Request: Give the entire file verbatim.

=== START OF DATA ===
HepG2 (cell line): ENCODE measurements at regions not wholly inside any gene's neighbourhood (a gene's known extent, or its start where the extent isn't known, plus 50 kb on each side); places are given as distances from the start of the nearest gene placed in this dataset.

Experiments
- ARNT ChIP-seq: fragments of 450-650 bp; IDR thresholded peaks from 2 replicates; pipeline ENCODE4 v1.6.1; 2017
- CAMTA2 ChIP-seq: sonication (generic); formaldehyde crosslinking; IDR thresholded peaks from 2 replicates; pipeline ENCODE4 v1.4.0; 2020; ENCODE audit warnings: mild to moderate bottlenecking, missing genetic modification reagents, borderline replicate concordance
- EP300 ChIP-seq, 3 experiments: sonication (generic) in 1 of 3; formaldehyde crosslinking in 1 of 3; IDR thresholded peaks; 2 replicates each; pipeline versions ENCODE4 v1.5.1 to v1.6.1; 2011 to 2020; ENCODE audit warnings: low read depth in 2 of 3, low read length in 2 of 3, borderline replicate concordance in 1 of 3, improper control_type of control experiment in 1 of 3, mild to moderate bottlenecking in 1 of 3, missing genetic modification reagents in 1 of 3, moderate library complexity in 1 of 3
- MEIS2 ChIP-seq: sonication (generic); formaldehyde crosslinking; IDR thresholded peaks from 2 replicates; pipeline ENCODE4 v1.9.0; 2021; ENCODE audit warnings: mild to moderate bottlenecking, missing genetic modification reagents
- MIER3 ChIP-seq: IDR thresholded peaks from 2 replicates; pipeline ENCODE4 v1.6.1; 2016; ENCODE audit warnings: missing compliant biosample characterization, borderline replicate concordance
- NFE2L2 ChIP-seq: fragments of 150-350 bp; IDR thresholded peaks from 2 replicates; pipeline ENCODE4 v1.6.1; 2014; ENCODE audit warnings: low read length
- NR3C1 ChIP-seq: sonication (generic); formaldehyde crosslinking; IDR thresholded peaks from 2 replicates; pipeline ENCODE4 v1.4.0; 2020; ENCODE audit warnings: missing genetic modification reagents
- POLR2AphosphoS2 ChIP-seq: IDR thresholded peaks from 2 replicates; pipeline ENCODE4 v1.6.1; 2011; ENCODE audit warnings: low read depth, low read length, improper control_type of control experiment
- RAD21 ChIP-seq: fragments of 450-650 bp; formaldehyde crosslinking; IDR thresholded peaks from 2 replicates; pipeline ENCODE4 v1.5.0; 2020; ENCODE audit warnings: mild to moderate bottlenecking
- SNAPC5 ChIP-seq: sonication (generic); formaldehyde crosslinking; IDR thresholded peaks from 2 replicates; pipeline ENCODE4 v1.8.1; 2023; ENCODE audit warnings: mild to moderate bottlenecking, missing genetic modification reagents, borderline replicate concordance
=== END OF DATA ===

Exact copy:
HepG2 (cell line): ENCODE measurements at regions not wholly inside any gene's neighbourhood (a gene's known extent, or its start where the extent isn't known, plus 50 kb on each side); places are given as distances from the start of the nearest gene placed in this dataset.

Experiments
- ARNT ChIP-seq: fragments of 450-650 bp; IDR thresholded peaks from 2 replicates; pipeline ENCODE4 v1.6.1; 2017
- CAMTA2 ChIP-seq: sonication (generic); formaldehyde crosslinking; IDR thresholded peaks from 2 replicates; pipeline ENCODE4 v1.4.0; 2020; ENCODE audit warnings: mild to moderate bottlenecking, missing genetic modification reagents, borderline replicate concordance
- EP300 ChIP-seq, 3 experiments: sonication (generic) in 1 of 3; formaldehyde crosslinking in 1 of 3; IDR thresholded peaks; 2 replicates each; pipeline versions ENCODE4 v1.5.1 to v1.6.1; 2011 to 2020; ENCODE audit warnings: low read depth in 2 of 3, low read length in 2 of 3, borderline replicate concordance in 1 of 3, improper control_type of control experiment in 1 of 3, mild to moderate bottlenecking in 1 of 3, missing genetic modification reagents in 1 of 3, moderate library complexity in 1 of 3
- MEIS2 ChIP-seq: sonication (generic); formaldehyde crosslinking; IDR thresholded peaks from 2 replicates; pipeline ENCODE4 v1.9.0; 2021; ENCODE audit warnings: mild to moderate bottlenecking, missing genetic modification reagents
- MIER3 ChIP-seq: IDR thresholded peaks from 2 replicates; pipeline ENCODE4 v1.6.1; 2016; ENCODE audit warnings: missing compliant biosample characterization, borderline replicate concordance
- NFE2L2 ChIP-seq: fragments of 150-350 bp; IDR thresholded peaks from 2 replicates; pipeline ENCODE4 v1.6.1; 2014; ENCODE audit warnings: low read length
- NR3C1 ChIP-seq: sonication (generic); formaldehyde crosslinking; IDR thresholded peaks from 2 replicates; pipeline ENCODE4 v1.4.0; 2020; ENCODE audit warnings: missing genetic modification reagents
- POLR2AphosphoS2 ChIP-seq: IDR thresholded peaks from 2 replicates; pipeline ENCODE4 v1.6.1; 2011; ENCODE audit warnings: low read depth, low read length, improper control_type of control experiment
- RAD21 ChIP-seq: fragments of 450-650 bp; formaldehyde crosslinking; IDR thresholded peaks from 2 replicates; pipeline ENCODE4 v1.5.0; 2020; ENCODE audit warnings: mild to moderate bottlenecking
- SNAPC5 ChIP-seq: sonication (generic); formaldehyde crosslinking; IDR thresholded peaks from 2 replicates; pipeline ENCODE4 v1.8.1; 2023; ENCODE audit warnings: mild to moderate bottlenecking, missing genetic modification reagents, borderline replicate concordance